Indonesia - Property
Relative to Australia, buying property in Bali is still reasonably cheap, but the ownership structure is complicated. Always seek legal assistance when purchasing property. And, before buying, it is wise to rent to ensure you understand the area, legal system, values and, indeed, whether it is worth buying at all. You’ll be pleased to know, though, that the cost of renting in Bali is more than 75 per cent lower than in Sydney.
A non-Indonesian citizen cannot own freehold property—land, villas, houses or apartments in Indonesia. However, a foreigner can acquire a leasehold title to a property. This is almost the same as a strata title except that the title lasts only for 25 years (or less), with an extension of 30 years for a maximum of 55 years, and then reverts to the original owner (lessor).
Lease periods vary but the leases themselves are tradable. They can be bought and sold just the same as freehold property. Some foreigners still insist on freehold ownership and can engineer it in one of two ways: they can use an Indonesian nominee or set up an Indonesian (PMA or Penanaman Modal Asing) company. We see this as presenting potentially serious problems. Nevertheless, it is quite common practice.
Leases are the safest way of holding property in Indonesia because they do not involve an effort to circumvent the law, unlike many freehold ownership arrangements. Leaseholds do not require the participation of Indonesian nominees.
The process of purchasing or renting a property in Bali is simple. There is a sophisticated, and foreign-friendly, real estate industry in Bali. Well-known agencies like Ray White and Century 21 are there to offer advice to foreign buyers.
Geoffrey and Michael are absolutely comfortable with their leasing deal and don’t see their lack of freehold ownership as a major problem. Geoffrey compares it to the lease situation in many parts of London. ‘To buy a property in most areas of the city of London requires the purchase of a lease, not the freehold title,’ he explained. ‘You can sell the lease, rent it out, leave it to your family, whatever.’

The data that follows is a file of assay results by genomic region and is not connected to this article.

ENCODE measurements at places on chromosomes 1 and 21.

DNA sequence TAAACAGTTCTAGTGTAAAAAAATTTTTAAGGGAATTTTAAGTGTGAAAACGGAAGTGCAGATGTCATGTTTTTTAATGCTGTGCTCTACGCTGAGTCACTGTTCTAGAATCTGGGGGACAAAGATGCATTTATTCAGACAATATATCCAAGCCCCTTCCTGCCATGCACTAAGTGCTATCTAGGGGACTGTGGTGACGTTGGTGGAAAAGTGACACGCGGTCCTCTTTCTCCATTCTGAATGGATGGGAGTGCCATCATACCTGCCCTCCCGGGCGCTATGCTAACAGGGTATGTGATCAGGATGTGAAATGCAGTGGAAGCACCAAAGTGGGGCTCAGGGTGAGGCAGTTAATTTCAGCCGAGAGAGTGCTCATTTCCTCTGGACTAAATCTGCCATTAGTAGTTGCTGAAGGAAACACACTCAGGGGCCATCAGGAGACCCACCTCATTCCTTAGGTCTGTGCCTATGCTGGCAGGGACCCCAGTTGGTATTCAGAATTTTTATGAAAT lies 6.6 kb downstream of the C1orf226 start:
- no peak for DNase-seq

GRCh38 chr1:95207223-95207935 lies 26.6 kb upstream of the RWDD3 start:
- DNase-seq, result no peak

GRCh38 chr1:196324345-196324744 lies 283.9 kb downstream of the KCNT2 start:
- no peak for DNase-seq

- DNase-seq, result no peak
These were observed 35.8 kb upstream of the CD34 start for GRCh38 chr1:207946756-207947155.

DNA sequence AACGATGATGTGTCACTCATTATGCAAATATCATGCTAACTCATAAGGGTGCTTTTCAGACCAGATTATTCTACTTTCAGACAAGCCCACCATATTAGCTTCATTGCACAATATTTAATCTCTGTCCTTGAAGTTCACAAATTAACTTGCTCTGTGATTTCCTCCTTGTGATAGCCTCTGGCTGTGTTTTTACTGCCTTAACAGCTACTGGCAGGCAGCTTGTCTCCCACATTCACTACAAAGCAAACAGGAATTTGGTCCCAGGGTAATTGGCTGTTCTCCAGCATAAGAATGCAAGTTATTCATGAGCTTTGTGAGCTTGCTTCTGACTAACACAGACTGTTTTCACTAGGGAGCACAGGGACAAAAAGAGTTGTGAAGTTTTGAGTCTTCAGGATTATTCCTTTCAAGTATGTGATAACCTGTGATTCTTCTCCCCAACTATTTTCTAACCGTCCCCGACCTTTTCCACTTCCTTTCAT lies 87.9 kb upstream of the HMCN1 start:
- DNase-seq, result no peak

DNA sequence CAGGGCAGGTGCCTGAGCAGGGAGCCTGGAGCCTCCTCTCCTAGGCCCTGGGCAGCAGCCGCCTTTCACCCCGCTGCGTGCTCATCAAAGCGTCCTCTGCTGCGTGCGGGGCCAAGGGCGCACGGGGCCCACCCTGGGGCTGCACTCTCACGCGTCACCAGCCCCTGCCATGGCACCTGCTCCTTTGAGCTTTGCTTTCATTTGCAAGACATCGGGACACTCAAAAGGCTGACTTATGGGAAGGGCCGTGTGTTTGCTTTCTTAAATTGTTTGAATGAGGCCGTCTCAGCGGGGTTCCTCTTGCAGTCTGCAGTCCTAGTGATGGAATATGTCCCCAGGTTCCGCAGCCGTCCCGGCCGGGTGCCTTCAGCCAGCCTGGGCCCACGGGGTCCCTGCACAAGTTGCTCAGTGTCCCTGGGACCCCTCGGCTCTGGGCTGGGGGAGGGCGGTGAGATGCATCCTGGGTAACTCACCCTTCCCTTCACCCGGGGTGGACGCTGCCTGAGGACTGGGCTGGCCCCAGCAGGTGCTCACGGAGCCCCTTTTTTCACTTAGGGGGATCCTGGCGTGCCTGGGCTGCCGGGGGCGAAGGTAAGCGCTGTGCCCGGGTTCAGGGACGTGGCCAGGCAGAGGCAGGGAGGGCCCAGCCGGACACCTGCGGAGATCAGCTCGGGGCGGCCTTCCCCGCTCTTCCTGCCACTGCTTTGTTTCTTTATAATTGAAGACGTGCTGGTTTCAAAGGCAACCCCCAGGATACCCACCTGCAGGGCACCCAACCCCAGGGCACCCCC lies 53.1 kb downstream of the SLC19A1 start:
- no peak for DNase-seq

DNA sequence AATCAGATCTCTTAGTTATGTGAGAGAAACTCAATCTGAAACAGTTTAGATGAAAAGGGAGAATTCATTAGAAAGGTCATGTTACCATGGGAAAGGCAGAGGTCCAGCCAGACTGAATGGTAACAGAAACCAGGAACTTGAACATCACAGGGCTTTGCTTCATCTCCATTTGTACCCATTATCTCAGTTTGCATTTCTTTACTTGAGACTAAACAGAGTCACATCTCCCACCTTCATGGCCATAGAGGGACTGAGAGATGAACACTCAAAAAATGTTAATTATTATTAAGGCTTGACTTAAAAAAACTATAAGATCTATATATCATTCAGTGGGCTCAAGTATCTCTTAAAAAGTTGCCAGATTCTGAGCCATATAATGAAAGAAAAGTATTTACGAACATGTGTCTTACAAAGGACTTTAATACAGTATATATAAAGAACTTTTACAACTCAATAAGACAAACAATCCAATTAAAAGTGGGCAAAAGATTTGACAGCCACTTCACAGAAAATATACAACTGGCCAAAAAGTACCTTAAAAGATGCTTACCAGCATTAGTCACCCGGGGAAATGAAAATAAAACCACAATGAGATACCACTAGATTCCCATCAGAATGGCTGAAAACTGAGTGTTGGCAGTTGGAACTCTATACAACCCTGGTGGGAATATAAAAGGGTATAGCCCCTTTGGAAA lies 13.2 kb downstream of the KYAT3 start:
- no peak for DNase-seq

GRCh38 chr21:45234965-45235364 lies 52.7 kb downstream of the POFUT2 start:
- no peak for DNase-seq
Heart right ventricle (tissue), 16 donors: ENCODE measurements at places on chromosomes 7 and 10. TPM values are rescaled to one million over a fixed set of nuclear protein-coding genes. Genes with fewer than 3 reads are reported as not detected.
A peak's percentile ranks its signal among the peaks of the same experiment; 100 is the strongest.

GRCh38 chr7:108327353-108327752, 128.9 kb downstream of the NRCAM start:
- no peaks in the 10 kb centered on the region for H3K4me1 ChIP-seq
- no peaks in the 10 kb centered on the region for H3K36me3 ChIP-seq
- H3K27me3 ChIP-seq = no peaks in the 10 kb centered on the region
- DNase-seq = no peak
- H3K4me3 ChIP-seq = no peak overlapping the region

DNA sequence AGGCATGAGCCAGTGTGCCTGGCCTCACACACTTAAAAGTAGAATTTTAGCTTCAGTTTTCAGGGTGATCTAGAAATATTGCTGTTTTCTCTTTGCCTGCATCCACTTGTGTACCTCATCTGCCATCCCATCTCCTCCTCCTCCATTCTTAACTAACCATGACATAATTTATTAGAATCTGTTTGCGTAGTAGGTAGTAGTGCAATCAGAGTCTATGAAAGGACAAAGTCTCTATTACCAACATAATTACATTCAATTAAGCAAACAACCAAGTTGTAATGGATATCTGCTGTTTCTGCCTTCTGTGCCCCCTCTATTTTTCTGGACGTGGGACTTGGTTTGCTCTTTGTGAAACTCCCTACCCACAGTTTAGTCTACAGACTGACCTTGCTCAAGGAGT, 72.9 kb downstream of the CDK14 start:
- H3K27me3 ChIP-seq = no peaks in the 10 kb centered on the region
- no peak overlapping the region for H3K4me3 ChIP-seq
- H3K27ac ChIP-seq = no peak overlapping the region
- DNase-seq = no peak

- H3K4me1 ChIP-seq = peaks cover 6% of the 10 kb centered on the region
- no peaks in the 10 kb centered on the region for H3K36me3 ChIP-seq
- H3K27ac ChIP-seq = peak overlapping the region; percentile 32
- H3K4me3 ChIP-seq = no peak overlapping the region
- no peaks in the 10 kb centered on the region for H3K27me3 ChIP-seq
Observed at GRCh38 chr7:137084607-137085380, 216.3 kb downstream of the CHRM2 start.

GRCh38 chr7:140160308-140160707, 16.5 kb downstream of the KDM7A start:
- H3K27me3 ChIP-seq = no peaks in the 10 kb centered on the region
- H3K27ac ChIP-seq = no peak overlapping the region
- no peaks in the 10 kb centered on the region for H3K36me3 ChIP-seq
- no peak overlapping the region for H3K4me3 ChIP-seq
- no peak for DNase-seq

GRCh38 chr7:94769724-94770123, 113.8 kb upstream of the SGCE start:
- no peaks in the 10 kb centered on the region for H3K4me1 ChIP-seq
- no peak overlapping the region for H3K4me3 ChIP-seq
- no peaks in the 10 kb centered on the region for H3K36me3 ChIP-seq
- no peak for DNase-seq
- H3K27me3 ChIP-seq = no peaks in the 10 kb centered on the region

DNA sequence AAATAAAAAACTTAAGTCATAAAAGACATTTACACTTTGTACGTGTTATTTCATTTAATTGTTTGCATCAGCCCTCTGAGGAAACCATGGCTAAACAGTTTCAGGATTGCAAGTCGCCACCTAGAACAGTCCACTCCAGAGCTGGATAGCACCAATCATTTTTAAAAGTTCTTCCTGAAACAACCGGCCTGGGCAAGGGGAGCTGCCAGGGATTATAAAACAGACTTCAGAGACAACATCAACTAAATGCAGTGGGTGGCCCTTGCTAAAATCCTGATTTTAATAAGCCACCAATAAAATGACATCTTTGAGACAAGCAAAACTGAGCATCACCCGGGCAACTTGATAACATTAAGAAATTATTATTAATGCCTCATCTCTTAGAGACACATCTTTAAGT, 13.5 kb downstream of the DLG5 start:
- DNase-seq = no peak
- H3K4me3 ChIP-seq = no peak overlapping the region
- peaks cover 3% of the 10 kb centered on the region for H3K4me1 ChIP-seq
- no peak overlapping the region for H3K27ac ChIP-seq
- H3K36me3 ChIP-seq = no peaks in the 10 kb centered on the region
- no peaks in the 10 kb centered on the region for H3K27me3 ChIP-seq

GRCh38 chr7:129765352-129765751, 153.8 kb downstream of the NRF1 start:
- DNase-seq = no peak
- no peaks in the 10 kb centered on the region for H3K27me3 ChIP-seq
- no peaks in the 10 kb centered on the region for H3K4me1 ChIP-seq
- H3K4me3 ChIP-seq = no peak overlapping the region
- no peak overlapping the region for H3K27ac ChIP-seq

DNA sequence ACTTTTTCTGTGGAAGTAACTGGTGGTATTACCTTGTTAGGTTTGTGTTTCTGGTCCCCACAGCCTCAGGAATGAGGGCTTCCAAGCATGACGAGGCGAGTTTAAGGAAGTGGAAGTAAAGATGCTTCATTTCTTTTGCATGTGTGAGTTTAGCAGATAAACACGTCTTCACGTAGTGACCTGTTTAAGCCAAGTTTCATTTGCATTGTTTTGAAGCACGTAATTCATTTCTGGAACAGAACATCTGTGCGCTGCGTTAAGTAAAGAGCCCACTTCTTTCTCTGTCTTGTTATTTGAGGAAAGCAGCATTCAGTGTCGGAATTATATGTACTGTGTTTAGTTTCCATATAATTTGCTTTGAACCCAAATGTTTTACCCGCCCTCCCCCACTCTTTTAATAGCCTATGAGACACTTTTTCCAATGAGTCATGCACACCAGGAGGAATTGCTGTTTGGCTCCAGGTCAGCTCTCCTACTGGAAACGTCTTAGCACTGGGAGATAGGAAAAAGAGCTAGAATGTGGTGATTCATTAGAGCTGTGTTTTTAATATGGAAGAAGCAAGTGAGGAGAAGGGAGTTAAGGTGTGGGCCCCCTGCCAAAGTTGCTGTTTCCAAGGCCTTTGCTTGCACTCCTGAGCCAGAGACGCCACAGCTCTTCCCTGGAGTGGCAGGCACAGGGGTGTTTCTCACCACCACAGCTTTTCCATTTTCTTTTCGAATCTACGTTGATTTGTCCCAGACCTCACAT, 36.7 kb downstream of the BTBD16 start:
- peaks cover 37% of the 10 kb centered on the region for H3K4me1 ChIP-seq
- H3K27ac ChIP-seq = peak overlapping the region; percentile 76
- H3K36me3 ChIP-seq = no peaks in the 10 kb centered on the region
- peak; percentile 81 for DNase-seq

The increased demand for properties in Bali over the past few years has triggered steep price increases. Bali has had the sharpest rise in land values in Indonesia. According to research conducted by Knight Frank and Elite Havens, average land prices in Bali increased 34 per cent throughout 2011. Luxury real estate prices rose another 20 per cent in 2012.
In some areas in Bali, the price rise was far higher. Land prices near beaches in Seminyak, such as Legian, Petitenget and Batu Belig, experienced the highest jump compared to other areas in Bali; increasing by between 50 and 87.5 per cent in 2011. Knight Frank and Elite Havens said the huge increases were influenced by the high demand among investors to build property on those particular tourism sites.
However, compared to Australia, property in Bali remains cheap. (Or maybe Australia is expensive?) An attractive villa with a pool can be purchased with a twenty-year lease for A$250,000 upwards in the popular coastal areas around Canggu and Seminyak. And the further away from the tourist hotspots you go, the cheaper it becomes. In the Ubud region, prices are significantly less than this and the same sort of property starts at around A$100,000. In Australia, that kind of money doesn’t buy anything.
It is illegal for foreigners to own freehold property—land, houses, villas or apartments—in Bali. This is written into the constitution. However, foreigners can legally buy leasehold property. The leases can be for at least 25 years and perhaps as long as 100 years.